Friday, November 5, 2021

Book Review: "Carry the Dog" by Stephanie Gangi

Carry the Dog is an emotional, compelling read about what constitutes art, and a look at complicated familial legacies and how they impact our interpersonal relationships.

Miriam Marx was a noted photographer in the 1960s, particularly renowned for her provocative photos. Her most controversial—and, therefore, best-known—work is a series of photos featuring her preteen and teenage children called the Marx Nudes. Public outcry was fierce and it led to a chain of tragedies at the tail end of that decade.

Years later, Miriam’s daughter Bea is nearing 60 and still hasn’t been able to completely put her childhood behind her. She’s twice-divorced from aging rocker Gary Going but they’re still together periodically, and she’s trying to decide what to do with the rest of her life. Should she write a memoir? Sue Gary for money he owes her for writing one of his most iconic songs?

Suddenly, interest in Miriam’s work has grown again, and both the Museum of Modern Art and a Hollywood producer are interested in telling Miriam’s complicated story. Bea must decide whether to let someone have access to the work and her trauma for the sake of money, or whether to keep it under lock and key in a storage unit.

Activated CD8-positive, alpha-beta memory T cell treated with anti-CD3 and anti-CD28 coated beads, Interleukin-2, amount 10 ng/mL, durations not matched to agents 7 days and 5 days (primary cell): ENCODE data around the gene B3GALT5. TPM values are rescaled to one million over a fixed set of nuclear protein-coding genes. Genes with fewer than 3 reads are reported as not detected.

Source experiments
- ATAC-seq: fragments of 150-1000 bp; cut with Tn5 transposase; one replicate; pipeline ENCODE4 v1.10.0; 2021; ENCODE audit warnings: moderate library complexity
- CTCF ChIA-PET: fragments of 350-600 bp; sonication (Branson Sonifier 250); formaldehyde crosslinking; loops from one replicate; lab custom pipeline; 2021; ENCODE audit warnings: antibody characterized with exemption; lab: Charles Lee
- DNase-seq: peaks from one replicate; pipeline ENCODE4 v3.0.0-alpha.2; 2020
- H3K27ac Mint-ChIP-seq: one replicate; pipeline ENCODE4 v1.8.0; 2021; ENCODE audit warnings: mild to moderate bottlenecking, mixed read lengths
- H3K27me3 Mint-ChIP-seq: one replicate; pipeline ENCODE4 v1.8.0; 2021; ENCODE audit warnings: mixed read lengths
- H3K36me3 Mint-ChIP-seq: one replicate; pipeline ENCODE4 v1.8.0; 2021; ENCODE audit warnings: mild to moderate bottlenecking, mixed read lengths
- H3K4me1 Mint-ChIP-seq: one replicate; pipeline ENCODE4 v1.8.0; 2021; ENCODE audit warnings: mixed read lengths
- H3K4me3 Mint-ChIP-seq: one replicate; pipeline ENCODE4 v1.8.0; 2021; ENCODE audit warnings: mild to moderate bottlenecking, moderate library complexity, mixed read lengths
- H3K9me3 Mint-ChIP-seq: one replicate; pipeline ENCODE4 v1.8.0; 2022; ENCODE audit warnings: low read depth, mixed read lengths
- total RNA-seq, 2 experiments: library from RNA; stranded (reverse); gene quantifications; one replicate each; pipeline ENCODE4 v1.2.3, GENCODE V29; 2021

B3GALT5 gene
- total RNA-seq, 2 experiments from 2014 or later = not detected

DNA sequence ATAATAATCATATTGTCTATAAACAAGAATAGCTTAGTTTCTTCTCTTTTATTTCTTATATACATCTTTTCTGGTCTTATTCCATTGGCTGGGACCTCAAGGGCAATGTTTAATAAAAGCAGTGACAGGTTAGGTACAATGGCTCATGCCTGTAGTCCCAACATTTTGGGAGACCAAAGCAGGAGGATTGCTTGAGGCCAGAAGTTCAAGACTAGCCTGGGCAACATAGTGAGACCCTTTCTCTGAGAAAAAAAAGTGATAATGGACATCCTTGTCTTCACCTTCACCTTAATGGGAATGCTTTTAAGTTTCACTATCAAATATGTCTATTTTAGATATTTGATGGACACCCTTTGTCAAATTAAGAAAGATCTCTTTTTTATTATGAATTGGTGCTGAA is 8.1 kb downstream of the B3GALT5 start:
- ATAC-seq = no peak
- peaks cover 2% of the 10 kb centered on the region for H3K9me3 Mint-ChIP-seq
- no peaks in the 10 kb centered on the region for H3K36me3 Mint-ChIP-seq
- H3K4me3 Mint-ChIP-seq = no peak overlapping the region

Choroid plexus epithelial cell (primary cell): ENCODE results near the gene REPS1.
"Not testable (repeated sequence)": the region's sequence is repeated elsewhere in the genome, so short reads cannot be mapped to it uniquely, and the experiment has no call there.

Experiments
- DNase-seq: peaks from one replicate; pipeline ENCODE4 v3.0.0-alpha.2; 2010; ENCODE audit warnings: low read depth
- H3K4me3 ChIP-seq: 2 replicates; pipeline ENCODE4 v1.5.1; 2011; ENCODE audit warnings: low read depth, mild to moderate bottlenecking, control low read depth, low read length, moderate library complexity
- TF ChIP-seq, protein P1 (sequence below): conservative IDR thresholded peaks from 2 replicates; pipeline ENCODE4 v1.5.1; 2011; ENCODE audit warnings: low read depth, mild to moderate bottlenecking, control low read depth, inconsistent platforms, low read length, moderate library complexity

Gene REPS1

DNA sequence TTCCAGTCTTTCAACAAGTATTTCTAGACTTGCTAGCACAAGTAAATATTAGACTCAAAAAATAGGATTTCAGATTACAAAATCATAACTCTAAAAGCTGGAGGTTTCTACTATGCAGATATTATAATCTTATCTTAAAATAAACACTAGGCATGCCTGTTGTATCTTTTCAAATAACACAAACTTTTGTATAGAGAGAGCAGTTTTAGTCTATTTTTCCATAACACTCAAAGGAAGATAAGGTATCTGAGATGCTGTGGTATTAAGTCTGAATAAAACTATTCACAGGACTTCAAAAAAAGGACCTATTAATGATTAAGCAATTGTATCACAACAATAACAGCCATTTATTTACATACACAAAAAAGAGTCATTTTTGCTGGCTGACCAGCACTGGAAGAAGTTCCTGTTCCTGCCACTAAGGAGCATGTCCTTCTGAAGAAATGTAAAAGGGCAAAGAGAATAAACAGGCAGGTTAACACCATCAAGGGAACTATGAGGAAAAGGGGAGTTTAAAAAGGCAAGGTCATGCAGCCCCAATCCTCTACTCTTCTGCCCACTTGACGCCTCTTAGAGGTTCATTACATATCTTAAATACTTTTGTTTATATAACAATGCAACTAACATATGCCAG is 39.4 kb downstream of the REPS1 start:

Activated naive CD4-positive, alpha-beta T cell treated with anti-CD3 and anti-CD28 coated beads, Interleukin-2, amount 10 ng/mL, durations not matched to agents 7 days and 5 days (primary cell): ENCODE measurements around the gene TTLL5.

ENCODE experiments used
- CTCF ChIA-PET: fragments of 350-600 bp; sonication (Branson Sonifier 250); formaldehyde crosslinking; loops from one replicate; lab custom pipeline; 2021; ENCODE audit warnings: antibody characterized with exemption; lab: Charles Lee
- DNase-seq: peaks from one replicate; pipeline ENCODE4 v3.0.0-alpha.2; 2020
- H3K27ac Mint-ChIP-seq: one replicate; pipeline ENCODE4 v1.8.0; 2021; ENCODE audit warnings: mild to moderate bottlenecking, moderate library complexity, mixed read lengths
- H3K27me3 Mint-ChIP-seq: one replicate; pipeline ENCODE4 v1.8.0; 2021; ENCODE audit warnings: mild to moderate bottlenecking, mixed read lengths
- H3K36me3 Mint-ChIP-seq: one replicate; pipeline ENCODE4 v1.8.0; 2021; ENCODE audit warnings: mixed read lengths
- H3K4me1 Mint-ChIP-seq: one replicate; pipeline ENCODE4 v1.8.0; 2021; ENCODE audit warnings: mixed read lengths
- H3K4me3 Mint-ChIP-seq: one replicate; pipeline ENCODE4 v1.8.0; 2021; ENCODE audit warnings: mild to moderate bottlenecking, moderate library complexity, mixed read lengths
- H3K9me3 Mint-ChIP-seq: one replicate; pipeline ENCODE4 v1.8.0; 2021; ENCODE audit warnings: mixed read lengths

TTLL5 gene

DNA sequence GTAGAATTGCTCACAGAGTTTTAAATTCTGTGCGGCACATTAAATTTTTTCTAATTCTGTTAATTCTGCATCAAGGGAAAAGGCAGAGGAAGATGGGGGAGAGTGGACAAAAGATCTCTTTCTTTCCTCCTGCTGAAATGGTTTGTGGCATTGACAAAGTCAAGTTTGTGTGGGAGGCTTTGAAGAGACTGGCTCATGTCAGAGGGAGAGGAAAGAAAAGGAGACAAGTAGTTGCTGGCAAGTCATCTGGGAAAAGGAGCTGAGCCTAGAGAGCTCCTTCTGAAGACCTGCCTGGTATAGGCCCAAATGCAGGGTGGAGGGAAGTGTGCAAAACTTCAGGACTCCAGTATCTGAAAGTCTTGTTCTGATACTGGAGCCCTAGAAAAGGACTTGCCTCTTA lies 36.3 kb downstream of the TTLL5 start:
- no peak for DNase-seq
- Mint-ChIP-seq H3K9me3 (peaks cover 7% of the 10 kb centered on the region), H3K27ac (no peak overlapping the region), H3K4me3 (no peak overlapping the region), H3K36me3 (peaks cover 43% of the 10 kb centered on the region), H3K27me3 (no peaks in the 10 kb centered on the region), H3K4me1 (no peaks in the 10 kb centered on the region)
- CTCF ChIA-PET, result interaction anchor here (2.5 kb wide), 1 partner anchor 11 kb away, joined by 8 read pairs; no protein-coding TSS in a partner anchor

This was a fascinating book that really packed a punch. It’s about coming to terms with the trauma our parents visit upon us, both willingly and unwillingly, and how we let it affect our lives. It’s also about growing older and trying to determine who we want in our lives.

Thanks so much to Algonquin Books for inviting me on the tour and providing me a complimentary copy of the book in exchange for an unbiased review!!

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